Tort Law in America: An Intellectual History / Edition 1

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Overview


This history of tort law in America looks at how the subject has been conceptualized, pointing out why changes in rules occurred, and who did the changing. White approaches his subject from four perspectives: intellectual history, the sociology of knowledge, the phenomenon of professionalization in the late 19th and 20th centuries in America, and the recurrent concerns of tort law since it became a discrete field.

This history of tort law in America looks at how the subject has been conceptualized, pointing out why changes in rules occurred.

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Editorial Reviews

From the Publisher

"White has confirmed his reputation as one of the foremost figures in the field of American legal history."--Harvard Law Review

"[White] makes convincing sequence out of the muddy history of American tort law, tracing it from Victorian concepts of punishable wrongdoing through the dark thickets of negligence, contributory negligence and last clear chance, to the myriad modern conceptions of how the cost of accidents should be apportioned among the public....It is a brilliant and imaginative essay."--Louis Auchincloss

"An exciting chronicle of the development of an intriguing and currently important area of the law."--Marc A. Franklin, Stanford Law School

"White broadens our understanding of why we think of the law as we do and deepens our insight into its historical foundations."--Edward Purcell, author of The Crisis of Democratic Theory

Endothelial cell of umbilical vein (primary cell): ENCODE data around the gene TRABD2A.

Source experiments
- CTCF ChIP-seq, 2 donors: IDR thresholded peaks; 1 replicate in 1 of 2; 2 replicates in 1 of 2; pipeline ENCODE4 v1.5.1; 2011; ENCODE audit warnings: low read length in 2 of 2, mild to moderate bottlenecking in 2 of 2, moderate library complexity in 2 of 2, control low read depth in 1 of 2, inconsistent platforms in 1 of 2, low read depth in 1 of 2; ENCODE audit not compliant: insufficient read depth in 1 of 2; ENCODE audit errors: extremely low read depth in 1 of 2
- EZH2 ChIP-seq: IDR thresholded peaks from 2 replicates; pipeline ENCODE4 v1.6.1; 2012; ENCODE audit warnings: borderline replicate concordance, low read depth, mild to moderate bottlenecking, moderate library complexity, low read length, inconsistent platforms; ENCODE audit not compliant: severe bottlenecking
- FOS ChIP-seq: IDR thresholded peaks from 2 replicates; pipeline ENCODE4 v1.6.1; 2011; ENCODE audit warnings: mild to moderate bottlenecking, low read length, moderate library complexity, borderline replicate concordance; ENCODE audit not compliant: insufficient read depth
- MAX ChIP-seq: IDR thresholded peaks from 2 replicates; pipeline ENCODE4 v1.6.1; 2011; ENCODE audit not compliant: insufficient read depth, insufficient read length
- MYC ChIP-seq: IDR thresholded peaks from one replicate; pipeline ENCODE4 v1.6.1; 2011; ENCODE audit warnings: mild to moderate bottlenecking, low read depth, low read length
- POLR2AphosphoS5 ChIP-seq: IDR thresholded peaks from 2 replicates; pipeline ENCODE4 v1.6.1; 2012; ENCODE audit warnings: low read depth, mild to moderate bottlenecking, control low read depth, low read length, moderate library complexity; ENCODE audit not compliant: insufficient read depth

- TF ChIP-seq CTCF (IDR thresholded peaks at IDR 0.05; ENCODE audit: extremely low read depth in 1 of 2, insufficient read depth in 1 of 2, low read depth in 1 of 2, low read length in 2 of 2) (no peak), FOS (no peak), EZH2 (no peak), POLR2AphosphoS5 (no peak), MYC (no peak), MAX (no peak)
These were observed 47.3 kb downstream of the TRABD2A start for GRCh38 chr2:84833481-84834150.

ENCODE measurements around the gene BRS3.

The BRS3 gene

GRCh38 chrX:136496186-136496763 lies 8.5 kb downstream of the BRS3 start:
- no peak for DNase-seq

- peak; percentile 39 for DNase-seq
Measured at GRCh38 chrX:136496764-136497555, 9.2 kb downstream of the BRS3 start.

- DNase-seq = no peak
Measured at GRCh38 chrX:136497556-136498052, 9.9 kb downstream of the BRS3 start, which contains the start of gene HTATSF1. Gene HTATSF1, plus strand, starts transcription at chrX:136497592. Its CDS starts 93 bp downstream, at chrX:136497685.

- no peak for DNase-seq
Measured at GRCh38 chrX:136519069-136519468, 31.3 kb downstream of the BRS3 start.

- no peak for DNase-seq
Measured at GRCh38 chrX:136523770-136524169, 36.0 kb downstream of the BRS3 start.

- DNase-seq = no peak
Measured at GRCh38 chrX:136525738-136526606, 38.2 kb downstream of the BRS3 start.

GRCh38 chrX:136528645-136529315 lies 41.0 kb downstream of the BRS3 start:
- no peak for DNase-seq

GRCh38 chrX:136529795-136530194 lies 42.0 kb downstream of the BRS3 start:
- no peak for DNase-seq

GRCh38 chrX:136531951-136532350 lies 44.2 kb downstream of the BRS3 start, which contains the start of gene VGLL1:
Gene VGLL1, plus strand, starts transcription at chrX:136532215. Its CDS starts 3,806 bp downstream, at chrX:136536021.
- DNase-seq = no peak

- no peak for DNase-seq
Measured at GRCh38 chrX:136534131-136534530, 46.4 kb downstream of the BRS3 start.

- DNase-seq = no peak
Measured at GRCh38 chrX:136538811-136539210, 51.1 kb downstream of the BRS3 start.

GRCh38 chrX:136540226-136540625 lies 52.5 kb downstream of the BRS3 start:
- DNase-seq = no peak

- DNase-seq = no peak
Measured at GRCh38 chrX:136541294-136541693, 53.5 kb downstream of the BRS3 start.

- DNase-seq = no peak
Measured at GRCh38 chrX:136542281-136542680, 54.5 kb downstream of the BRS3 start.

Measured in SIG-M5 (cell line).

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Product Details

  • ISBN-13: 9780195139655
  • Publisher: Oxford University Press, USA
  • Publication date: 3/27/2003
  • Edition description: ENL
  • Edition number: 1
  • Pages: 424
  • Product dimensions: 8.20 (w) x 5.40 (h) x 1.30 (d)

Meet the Author

G. Edward White is Professor of Law at the University of Virginia Law School and author of The American Judicial Tradition.

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Table of Contents

Introduction
1 The Intellectual Origins of Torts in America 3
2 The Impact of Legal Science on Tort Law, 1880-1910 20
3 The Impact of Realism on Tort Law, 1910-1945 63
4 The Twentieth-Century Judge as Torts Theorist: Cardozo 114
5 William Prosser, Consensus Thought, and the Nature of Tort Law, 1945-1970 139
6 The Twentieth-Century Judge as Torts Theorist: Traynor 180
7 The 1970s: Neoconceptualism and the Future of Tort Law 211
8 The Unexpected Persistence of Negligence, 1980-2000 244
9 Entering the Twenty-First Century 291
Notes 339
Index 389
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